With Autos At CES, Are Vehicle Hacks Far Behind?

Sometimes news events just come together in a way that opens a window
– even if its a kind of cloudy window – onto the future. So it was this
week, as stories about a coming generation of wired automobiles
collided with some thought-provoking reports on the vulnerability of
said cars to traditional kinds of wireless attacks.

Sometimes news events just come together in a way that opens a window
– even if its a kind of cloudy window – onto the future. So it was this
week, as stories about a coming generation of wired automobiles
collided with some thought-provoking reports on the vulnerability of
said cars to traditional kinds of wireless attacks.

On
the wired-car front, there was that gadget-palooza known as the
Consumer Electronics Show (CES), which kicked off in Las Vegas this
week. As the ever-prescient Robert Scoble noted in a blog post today,
both Audi and Ford had a visible presence at the show, which is better
known for launching plasma TVs, juiced up media players and new DVD
platforms.

As Scoble rightly points out, “consumers are deciding
on cars on things OTHER than horsepower, handling and design.” Indeed,
increasingly its high tech features available inside the passenger cabin
that will tip the scales in favor of one auto over a comparable one –
and “no,” we’re not talking about cup holders here. (Though, let me
suggest to the folks at Subaru that the lovely 2010 Outback would
benefit from more of those, too! Really.)

What ikind of features
are we talking about here? Well, Scobel mentions “assisted driving
technologies” that are integrated into the driving experience, such as
voice-activated data and Web. Imagine realtime traffic feeds. Of course,
there are endless opportunities for Internet enabled media, like
Pandora and other lifestyle e-commerce sites. Scoble mentions OpenTable, or SpaBooker as examples of sites that might work deals with luxury automakers – kind of like OnStar, but for massages and food.

So
great, right? Of course…as with any radical expansion of
capabilities, there’s a concomitant expansion in the technology
-hardware and software – to support it. In the case of many of these new
media and driver assistance technologies that are being proposed, as
well as existing technologies like keyless entry that are already
ubiquitous, automakers are relying on vulnerable wireless communications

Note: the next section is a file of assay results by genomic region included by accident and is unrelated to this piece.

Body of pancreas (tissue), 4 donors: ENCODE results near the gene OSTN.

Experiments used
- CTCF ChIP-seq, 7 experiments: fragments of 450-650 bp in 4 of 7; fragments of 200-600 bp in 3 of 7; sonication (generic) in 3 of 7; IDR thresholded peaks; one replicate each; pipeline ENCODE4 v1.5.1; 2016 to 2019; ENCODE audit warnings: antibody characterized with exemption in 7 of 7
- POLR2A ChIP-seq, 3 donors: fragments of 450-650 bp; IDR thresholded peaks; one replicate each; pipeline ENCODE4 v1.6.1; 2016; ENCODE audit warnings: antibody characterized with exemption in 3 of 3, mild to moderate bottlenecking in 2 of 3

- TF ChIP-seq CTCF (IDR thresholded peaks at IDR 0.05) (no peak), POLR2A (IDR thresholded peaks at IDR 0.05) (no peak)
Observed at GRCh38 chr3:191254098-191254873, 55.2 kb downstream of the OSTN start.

for critical functionality.

To that end, MIT’s Technology Review
on Thursday published a story ahead of the Network and Distributed
System Security Symposium in San Diego next month that claims
researchers in Switzerland have shown how keyless entry and ignition
systems can be easily hacked and used to open and even drive away in
vulnerable cars
. The researchers tested two methods to defeat
keyless entry and ignition systems by snooping and amplifying the low
power signal from wireless keys, opening cars that weren’t close to the
keys.

The tools to carry out the hack cost between $50 and $1,000,
and worked with 10 vehicles by eight separate manufacturers that used
such keyless entry and ignition systems.

In a story from August,
researchers from the University of South Carolina and Rutgers
University in New Jersey used equipment costing approximately $1,500 to
build a programmable radio transmitter that could sniff and, in certain
instances, alter wireless tire pressure monitoring sensors (TPMS) used
on most late model cars in the U.S. The researchers found that the
sensors, which are required by federal law in new cars, had little or no
security to protect communications between wheel based pressure sensors
and an electronic control unit (ECU) that receives and transmits the
pressure readings to the car’s central computer and dashboard. “they
relied mainly on the fact that the communications protocol is not widely
published,” leaving the door open to wireless hackers, the report
concluded.Threatpost wrote about a similar study by researchers at the University of Washington and the University of California, San Diego, back in May of 2010.

Of
course, hacking “stuff” including IP-enabled cars was one of the five,
big security trends that we here at Threatpost identified for 2011.
That’s not to say that attacks against wired autos are likely to be a
concern any time soon.

Rather, amid all the euphoria and
excitement about the brave new world of Internet connected
transportation – we in the security technology community should be
giving voice to a collective “Whoa!” Web browsers and mobile operating
systems like Android and iOS are wonderful things, after all, but they
weren’t designed with the intent of guiding a 2,500 pound piece of steel
at 70 mph – nor even to operate alongside a system that is doing that.
And, if the early reports about vulnerabilities and weak security
implementations of wireless and other next gen features are an
indication, the automotive industry is in need of a wake up call about
the need for robust application and communications security going
forward. 

Suggested articles

Discussion

Subscribe to our newsletter, Threatpost Today!

Get the latest breaking news delivered daily to your inbox.